The New Republican Congress’ Plan for Medicare
If the new Congress and President have their way, there will be changes to the Medicare program. As it is now structured, it is a defined benefit program.This means that when you go to the doctor or hospital, and the doctor orders various blood or other tests, Medicare will pay 80% of the costs for the visit and the tests. You are responsible for the 20% co-pay, your monthly premium and yearly deductible.Speaker of the House Paul Ryan, who was the former Chairman of the House Ways and Means Committee, has the plan to change the structure of Medicare. He and other Republicans want to change it from a defined benefit program to a defined contribution plan. What this means is that each person eligible for Medicare would be given a certain amount of money to pay for an insurance policy purchased from a private insurance company. Persons with fewer assets will be given more than those of greater means. As it is now envisioned, Mr. Ryan’s plan would not impact current Medicare beneficiaries, only younger people. Also, under this plan, the age of eligibility will increase to 67 from the present 65 years.There is no guarantee that as premiums increase year after year, vouchers to pay for the premiums will increase in like amounts. Just as in health insurance policies other than Medicare now, deductibles, copayments, and benefits might be manipulated to benefit the for-profit insurance companies rather than those insured.
The Trump Administration’s Position
The position of the new Trump administration on Medicare, Social Security, and Medicaid is somewhat cloudy. During his campaign, he was quoted as saying, “I’m not going to cut Social Security like every other Republican, and I’m not going to cut Medicare of Medicaid.” However, what he says is not always what he advocates. His selection of Rep. Tom Price (R.-Ga.) to be Secretary of Health and Human Services, who is a very strong proponent of the Ryan Plan, suggests otherwise. Also, Mr. Trump’s website states that he “wants to modernize Medicare”. Although not explicitly stated, it can be interpreted as conforming to the Paul Ryan Plan.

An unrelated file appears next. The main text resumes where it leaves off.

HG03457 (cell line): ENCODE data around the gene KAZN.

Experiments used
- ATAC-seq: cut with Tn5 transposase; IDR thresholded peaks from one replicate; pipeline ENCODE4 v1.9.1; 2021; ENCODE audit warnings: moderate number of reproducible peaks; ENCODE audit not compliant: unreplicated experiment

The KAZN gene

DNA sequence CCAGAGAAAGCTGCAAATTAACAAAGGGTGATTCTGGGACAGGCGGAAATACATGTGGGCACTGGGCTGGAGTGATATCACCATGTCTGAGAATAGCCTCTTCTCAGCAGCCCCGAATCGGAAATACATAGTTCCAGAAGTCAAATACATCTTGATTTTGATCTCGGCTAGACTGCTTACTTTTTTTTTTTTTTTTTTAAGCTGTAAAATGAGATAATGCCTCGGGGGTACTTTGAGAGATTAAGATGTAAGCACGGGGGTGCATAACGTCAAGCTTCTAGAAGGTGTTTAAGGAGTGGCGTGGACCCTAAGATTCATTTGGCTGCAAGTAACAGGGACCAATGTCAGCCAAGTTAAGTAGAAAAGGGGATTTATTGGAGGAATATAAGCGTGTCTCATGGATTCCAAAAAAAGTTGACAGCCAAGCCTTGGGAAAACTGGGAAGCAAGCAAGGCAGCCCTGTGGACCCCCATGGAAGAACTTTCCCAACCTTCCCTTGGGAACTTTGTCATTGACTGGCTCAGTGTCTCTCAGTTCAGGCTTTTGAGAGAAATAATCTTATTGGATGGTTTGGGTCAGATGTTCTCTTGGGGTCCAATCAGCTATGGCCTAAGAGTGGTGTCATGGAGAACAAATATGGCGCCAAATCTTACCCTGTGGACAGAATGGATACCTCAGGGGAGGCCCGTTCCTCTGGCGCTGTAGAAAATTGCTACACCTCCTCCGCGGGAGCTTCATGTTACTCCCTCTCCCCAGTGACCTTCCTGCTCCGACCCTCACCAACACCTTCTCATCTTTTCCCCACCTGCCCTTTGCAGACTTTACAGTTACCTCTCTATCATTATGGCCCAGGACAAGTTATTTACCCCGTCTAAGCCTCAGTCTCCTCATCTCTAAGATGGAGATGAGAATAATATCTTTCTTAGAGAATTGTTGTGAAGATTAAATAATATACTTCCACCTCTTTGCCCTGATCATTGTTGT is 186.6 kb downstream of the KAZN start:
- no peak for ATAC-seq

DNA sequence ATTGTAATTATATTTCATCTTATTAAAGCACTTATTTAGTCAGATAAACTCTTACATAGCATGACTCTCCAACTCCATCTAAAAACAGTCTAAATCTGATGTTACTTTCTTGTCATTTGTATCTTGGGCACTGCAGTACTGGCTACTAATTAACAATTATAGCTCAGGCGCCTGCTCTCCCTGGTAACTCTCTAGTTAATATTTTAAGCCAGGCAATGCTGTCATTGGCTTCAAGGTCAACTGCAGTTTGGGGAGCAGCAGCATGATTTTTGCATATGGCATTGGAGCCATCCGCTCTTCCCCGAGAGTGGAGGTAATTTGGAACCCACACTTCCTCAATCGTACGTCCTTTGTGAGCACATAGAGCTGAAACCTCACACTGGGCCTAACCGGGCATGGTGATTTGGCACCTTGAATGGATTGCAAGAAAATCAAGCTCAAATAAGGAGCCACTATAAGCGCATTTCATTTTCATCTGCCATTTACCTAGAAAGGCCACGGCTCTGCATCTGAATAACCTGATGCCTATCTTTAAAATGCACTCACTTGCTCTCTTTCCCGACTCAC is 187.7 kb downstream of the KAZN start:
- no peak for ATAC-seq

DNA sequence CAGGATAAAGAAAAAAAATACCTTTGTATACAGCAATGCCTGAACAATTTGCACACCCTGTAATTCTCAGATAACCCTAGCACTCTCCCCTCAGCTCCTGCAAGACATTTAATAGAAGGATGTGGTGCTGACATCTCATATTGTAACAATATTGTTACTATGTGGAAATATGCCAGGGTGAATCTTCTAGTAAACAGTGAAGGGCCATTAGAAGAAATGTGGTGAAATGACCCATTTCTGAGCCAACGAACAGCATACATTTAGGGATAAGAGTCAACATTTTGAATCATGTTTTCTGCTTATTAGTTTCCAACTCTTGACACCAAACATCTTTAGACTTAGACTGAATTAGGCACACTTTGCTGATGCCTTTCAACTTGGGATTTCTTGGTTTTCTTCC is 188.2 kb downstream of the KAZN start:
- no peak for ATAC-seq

There is no argument that we are spending more for Medicare than the amount being taken in. The major reason is that the baby boomer bubble is just starting to burst. For example, there is only enough money projected to pay 100 percent of Medicare Part A (hospitalization and rehab facilities) expenses through 2028 and only 87 per cent after that. Reforms to Medicare have to be made to align benefits with premiums. However, there are things that can be done other than reducing benefits and restructuring the whole program. If Medicare eligible persons will be given a voucher to buy a policy in the private market, less of their premium will be spent on benefits and more on overhead and insurance company profits. Medicare has a very low overhead and therefore more is spent on benefits.As the law now stands, Medicare must pay the full retail price for prescription drugs. It is prohibited from negotiating lower prices. And, as we know we pay more for medicine in the United States than any other industrialized nation. Medicare is the largest purchaser of prescription drugs in the country (maybe the world,) and the program would save many billions of dollars if this were changed so it could negotiate lower prices. Further cuts might be achieved by lowering waste, fraud and abuse and others ways as well.
The importance and Popularity of the Program
Here are some statistics from a survey sponsored by the Kaiser Family Foundation reported in the AARP Bulletin January-February 2017:
The Personal Importance of Medicare
71% Republicans 83% Democrats
The National Importance of Medicare (all respondents no party affiliation) 77%
Percentage who say Medicare is working well for most seniors
All Americans 60% People on Medicare 75%
It would be politically unwise to make changes to the program.